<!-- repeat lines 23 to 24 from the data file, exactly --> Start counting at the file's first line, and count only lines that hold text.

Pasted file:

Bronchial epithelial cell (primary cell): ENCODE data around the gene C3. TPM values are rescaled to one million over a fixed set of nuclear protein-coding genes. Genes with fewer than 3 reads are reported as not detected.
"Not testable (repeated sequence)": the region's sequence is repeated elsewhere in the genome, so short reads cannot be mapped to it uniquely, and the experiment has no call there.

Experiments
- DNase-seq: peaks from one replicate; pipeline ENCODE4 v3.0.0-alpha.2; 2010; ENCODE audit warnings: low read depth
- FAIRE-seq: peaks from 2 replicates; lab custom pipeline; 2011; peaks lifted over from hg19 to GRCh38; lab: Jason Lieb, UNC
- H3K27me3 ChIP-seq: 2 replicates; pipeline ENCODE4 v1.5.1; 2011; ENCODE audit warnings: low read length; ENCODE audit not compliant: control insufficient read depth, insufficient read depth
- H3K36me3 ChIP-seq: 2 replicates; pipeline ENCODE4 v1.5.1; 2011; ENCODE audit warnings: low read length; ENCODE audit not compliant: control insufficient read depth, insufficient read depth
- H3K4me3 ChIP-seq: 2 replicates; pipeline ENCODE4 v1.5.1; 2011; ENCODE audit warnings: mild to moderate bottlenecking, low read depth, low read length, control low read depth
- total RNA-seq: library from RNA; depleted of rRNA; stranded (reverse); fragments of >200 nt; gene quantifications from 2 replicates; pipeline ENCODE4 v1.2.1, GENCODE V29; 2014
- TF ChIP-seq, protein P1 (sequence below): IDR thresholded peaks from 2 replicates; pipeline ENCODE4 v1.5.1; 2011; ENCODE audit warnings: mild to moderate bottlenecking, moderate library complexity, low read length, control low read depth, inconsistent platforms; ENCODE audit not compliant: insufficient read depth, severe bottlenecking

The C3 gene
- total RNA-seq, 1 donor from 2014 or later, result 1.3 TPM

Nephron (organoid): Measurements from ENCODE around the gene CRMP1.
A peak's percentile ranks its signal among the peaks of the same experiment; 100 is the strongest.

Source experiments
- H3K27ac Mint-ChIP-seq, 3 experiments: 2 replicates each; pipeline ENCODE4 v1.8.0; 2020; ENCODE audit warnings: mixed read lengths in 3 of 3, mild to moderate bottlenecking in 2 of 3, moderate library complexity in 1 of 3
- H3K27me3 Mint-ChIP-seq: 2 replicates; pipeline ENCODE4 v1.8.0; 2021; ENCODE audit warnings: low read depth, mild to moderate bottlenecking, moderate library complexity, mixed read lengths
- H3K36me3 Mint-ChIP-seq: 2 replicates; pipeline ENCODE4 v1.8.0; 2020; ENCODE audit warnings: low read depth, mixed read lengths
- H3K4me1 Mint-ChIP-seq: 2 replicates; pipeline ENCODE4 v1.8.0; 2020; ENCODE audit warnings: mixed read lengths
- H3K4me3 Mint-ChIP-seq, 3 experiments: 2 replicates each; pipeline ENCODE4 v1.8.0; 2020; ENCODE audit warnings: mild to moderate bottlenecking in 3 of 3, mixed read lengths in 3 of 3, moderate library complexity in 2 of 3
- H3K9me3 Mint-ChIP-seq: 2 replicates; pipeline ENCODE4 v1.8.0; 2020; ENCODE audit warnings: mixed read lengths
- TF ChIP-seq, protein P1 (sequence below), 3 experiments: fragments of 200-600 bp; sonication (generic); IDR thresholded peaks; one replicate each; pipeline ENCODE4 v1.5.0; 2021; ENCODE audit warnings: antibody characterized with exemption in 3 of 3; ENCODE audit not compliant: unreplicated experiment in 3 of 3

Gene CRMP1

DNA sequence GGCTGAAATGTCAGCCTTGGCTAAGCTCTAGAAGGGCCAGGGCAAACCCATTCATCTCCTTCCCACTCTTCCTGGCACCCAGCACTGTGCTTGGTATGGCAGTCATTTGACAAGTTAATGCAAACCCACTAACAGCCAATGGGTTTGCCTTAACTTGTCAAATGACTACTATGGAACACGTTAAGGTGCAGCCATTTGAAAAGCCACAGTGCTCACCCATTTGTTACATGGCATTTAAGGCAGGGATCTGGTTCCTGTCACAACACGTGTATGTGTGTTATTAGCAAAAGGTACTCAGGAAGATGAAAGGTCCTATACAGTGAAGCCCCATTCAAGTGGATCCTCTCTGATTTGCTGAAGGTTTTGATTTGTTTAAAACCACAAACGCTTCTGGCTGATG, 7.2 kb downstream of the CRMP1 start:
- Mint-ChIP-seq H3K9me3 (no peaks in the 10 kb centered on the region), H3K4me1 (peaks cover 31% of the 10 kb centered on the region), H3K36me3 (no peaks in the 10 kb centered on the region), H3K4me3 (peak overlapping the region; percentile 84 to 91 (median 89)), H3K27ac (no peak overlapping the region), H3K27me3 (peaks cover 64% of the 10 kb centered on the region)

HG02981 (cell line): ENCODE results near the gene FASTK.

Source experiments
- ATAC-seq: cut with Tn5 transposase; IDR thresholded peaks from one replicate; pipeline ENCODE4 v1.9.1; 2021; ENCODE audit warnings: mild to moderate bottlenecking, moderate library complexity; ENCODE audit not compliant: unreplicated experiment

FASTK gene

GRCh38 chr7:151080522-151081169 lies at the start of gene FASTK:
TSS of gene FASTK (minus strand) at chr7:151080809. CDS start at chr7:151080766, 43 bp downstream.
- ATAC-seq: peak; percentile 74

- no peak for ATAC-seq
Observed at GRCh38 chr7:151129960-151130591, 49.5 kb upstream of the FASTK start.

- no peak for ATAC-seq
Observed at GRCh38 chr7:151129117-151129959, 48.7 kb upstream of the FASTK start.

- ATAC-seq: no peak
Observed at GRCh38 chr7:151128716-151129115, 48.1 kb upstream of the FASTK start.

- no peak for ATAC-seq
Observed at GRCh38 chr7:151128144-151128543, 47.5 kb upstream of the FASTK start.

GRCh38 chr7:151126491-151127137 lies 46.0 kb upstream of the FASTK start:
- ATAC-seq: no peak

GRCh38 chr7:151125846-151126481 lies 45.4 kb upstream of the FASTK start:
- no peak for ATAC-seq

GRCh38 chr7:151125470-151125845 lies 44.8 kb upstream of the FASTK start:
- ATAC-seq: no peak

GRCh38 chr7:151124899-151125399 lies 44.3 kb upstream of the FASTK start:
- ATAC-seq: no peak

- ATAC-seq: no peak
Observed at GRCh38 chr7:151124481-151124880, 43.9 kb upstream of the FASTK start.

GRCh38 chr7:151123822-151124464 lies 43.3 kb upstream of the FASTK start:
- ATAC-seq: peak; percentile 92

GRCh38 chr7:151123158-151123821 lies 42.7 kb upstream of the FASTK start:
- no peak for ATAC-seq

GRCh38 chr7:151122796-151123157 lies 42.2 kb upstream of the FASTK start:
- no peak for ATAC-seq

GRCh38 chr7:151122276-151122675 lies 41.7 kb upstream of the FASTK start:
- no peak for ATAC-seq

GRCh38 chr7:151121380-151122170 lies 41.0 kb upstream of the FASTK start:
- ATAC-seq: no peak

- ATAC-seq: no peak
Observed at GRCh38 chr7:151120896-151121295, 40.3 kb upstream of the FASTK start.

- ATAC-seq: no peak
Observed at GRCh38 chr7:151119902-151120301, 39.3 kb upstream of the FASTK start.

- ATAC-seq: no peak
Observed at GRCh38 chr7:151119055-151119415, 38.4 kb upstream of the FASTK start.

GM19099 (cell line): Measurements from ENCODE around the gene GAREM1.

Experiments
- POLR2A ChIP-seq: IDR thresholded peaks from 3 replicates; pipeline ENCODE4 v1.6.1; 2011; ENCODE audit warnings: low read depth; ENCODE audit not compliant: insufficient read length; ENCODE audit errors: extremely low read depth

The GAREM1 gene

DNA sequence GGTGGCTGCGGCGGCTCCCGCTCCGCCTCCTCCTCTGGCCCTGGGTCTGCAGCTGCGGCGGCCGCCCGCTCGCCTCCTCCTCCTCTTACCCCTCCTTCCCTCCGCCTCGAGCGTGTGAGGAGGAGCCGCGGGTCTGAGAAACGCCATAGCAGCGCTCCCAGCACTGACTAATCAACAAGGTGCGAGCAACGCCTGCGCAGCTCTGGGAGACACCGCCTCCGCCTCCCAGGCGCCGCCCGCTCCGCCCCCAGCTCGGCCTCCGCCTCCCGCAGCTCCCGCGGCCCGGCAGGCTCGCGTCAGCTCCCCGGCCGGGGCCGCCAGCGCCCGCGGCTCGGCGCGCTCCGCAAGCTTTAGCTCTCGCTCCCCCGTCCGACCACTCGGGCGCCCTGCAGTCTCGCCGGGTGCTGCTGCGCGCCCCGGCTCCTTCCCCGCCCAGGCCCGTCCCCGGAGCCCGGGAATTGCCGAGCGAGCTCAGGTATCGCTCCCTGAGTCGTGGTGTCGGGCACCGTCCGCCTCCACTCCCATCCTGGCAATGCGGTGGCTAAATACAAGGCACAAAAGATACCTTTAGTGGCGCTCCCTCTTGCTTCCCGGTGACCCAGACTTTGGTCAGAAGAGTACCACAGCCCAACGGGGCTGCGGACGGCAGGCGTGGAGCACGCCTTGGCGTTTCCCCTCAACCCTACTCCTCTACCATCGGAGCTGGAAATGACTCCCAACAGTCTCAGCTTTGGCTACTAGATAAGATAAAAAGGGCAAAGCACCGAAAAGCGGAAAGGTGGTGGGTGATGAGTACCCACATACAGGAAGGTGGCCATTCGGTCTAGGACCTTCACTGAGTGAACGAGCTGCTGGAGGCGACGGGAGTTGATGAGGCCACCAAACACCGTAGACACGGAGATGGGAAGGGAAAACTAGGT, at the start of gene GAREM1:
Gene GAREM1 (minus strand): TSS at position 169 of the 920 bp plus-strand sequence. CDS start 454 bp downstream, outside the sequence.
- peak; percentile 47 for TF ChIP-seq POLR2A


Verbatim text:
Gene CRMP1

DNA sequence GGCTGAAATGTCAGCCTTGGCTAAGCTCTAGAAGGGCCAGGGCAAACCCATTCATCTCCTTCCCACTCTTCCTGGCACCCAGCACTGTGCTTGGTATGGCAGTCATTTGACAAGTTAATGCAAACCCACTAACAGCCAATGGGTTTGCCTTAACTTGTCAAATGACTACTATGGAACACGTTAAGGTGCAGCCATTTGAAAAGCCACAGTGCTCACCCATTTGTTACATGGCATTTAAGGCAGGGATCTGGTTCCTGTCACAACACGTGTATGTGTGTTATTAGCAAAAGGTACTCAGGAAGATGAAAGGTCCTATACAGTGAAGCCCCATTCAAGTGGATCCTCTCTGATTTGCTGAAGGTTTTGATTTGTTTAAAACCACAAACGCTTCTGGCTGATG, 7.2 kb downstream of the CRMP1 start: